Space is rife territory for an original romantic comedy, especially one about long distance relationships. “Moonshot,” which places young adults on a slow adventure to Mars that’s basically a road trip through the final frontier, doesn’t take advantage of this enough. But it’s an amusing diversion because of the two mismatched people at the center played by Cole Sprouse and Lana Condor.
“Moonshot” does not concern the moon but Mars, a planet in which some people live. The year is 2049, and barista assistant Walt (Sprouse) is fixated on getting to Mars, having applied over 30 times to the Kovi space program and being rejected. His desire is enflamed even more when he instantly falls for a future astronaut named Ginny (Emily Rudd), who hops on a shuttle the morning after they meet. Sharing Walt’s woes, though not seeing eye-to-eye, is Sophie (Condor), whose boyfriend Calvin (Mason Gooding) is up on Mars and will be for a long time.
Walt and Sophie become an unlikely pair, mostly in that Walt’s fast-talking ways and clinginess somehow convince Sophie to sneak him into the ship she’s boarding, after she finally decides to buy a “civilian” ride for nearly a million dollars. Desperate to be with Ginny, he rides up in an escape pod, and then when it’s time for the voyage to Mars from a station, he plans on hiding in the air ducts. Though she’s annoyed an in danger herself, she decides to help him, so much that Walt pretends to be Calvin through a fake ID mixup.
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How does Walt get around all of this without getting caught? The movie has an amusing explanation later on, but even with that in hindsight one wishes it were more airtight with its premise, and its presentation of space travel security protocols. This lazy gap in believability (along with not explaining until later how she can afford a ticket) then defines other parts of “Moonshot,” which has the out-of-this-world location, and a compelling cast, but not a great imagination of what to do with them. Even the hijinks as Walt and Sophie bide their time during this voyage are pretty mild, supported by quirky sitcom-like characters who smile and continue to soften the story’s edges. Despite its charms, “Moonshot” can only offer glimmers: the possibility of its adventure, or that its slightly off-kilter sense of humor that might carry us away.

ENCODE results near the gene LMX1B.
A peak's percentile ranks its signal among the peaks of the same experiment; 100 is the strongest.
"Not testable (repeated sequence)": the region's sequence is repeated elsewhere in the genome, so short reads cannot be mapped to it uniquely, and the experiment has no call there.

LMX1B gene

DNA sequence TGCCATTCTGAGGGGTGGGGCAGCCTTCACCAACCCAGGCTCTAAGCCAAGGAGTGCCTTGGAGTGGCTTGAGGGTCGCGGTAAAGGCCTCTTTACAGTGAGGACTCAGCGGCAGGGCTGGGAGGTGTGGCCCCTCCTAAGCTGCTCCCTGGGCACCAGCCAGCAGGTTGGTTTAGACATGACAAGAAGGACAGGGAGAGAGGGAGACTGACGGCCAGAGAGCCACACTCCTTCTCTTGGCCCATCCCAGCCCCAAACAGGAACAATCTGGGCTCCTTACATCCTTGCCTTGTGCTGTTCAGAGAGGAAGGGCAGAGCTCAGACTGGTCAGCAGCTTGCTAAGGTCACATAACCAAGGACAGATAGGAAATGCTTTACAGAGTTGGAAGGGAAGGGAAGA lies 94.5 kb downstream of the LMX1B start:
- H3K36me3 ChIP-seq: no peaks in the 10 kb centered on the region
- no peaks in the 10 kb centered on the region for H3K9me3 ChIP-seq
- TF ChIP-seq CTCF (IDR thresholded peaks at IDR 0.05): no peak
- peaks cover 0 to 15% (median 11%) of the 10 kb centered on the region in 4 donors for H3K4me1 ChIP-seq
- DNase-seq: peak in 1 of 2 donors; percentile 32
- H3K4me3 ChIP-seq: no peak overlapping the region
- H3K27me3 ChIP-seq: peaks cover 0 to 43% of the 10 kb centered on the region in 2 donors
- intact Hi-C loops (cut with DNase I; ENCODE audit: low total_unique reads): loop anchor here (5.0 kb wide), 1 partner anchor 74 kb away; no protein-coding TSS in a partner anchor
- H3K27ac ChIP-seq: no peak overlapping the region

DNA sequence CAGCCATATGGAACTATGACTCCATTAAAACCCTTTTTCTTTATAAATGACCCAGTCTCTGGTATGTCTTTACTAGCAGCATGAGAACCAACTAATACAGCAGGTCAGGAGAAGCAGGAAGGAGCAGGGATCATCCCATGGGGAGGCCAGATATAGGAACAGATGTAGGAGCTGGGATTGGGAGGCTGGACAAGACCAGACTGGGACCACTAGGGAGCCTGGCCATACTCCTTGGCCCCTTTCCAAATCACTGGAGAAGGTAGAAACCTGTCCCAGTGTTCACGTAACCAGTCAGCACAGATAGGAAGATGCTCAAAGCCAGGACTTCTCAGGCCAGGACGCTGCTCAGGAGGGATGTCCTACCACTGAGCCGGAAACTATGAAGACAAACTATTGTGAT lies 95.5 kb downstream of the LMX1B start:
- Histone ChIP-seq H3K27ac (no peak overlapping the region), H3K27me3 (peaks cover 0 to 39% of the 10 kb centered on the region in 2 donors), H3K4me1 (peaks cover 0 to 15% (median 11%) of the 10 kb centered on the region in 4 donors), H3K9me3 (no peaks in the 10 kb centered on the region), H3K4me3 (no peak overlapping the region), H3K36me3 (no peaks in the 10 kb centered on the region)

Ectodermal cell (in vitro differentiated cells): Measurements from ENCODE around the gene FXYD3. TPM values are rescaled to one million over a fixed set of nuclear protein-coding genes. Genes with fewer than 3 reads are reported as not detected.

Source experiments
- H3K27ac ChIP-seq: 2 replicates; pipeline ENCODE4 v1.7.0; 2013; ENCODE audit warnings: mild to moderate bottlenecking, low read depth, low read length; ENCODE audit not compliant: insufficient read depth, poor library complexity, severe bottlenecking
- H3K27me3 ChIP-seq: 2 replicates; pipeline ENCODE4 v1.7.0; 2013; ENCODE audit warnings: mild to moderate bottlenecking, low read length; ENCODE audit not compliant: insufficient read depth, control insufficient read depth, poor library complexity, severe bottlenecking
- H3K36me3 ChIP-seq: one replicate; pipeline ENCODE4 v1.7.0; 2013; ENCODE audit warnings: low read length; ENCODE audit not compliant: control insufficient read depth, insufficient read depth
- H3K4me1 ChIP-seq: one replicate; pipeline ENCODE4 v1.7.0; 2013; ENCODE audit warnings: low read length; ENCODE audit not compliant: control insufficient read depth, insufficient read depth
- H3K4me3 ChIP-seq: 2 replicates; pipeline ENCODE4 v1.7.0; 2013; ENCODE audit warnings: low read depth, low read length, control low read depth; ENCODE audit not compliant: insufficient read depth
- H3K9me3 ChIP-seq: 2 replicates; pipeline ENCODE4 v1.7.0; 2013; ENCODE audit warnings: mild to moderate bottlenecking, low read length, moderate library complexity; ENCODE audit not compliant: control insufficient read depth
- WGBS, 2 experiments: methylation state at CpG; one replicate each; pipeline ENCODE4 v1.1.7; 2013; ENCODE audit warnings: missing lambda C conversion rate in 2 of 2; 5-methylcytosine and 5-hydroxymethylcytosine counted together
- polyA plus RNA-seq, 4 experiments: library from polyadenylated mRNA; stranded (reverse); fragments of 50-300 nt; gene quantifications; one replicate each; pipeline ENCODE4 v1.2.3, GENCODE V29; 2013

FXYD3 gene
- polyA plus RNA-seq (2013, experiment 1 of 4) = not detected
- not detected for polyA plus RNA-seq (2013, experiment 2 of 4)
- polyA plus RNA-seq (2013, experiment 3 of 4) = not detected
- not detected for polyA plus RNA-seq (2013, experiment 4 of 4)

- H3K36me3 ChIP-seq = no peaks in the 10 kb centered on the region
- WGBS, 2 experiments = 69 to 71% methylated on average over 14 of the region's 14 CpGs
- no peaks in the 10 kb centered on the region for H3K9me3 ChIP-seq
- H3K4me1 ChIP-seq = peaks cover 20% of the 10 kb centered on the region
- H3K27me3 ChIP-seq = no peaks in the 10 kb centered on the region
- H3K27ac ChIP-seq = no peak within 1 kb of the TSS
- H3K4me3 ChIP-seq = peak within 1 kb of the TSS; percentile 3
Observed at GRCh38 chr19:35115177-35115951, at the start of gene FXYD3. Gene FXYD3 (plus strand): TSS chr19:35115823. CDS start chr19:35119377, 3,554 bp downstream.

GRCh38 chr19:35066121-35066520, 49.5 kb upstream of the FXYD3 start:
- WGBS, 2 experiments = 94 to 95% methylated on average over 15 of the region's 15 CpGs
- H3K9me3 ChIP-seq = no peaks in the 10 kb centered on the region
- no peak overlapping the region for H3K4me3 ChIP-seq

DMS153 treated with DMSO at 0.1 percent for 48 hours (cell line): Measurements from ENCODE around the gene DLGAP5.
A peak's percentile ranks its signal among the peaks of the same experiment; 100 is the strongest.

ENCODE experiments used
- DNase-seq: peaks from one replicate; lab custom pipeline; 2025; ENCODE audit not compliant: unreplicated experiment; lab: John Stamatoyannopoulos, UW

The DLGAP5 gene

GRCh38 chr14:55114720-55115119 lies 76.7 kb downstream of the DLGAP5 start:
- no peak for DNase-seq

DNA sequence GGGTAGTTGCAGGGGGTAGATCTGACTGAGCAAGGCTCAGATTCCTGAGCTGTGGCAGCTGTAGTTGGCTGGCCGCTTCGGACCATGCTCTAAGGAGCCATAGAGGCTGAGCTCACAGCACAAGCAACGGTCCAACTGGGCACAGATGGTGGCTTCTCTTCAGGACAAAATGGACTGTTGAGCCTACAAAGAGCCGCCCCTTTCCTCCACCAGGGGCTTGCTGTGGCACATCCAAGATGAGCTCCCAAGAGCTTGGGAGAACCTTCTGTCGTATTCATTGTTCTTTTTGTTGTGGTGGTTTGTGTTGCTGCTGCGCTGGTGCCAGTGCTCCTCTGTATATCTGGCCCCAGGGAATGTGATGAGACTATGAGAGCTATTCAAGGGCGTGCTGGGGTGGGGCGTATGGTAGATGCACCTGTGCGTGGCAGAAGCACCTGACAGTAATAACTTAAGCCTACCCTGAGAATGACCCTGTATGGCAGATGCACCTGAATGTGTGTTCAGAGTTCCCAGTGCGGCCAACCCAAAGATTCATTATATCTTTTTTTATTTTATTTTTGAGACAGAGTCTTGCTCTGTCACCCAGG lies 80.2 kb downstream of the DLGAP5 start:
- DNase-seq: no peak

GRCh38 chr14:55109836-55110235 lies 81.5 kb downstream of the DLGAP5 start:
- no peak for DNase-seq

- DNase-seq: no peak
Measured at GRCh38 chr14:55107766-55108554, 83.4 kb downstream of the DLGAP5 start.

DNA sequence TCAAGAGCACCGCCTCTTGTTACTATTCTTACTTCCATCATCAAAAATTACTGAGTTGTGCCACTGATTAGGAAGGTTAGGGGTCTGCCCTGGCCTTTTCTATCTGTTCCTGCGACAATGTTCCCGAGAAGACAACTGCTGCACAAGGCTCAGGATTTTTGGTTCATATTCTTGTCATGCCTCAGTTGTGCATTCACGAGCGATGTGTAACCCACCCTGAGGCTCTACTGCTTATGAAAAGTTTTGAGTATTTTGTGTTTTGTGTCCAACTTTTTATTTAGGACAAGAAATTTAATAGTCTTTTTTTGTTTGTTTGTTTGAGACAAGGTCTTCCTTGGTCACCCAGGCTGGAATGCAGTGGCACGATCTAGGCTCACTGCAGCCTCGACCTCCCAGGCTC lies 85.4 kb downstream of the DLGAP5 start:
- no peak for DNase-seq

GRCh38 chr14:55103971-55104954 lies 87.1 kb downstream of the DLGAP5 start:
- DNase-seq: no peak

Sprouse and Condor are the main reason to watch this movie, for their chemistry that also leaves you wanting more. Sprouse is a little too cozy with his character’s post-Ryan Reynolds motormouth ways, charming any character by forcing his presence upon them. Condor, meanwhile, is endearing and earnest with her character’s dedication to goals, not realizing they are her boyfriend’s. But the script is limited on how to make her feel more alive; Sophie has a funny, quirky habit of dancing when under stress, but we don’t get more of that kind of color to her character. An emotional subplot about Sophie feeling a sense of loyalty to her boyfriend, and his family (it’s a long story) doesn’t blossom. And while Condor is going to be a megastar—the “To All the Boys I’ve Loved Before” movies proved that—you just don’t see that here.
Naturally, Zach Braff shows up in the movie later as Leon Kovi, the Elon Musk-like billionaire who makes this type interstellar travel possible, opening a third act that’s more about Walt and Sophie’s half-baked inner journeys than a gripping adventure set on Mars. Kovi has some plans for stowaway Walt that are, endemically, inconsequential and cute at best. Even this change of course in the third act is a bit rushed and emotionally underwhelming, despite the anticipation of Mars as the planet where relationships are long-distance no more.
“Moonshot” is the kind of movie that’s frustrating because of what makes it endearing—there’s so much that makes you wish it were more original. No rom-com set in space should feel this ordinary.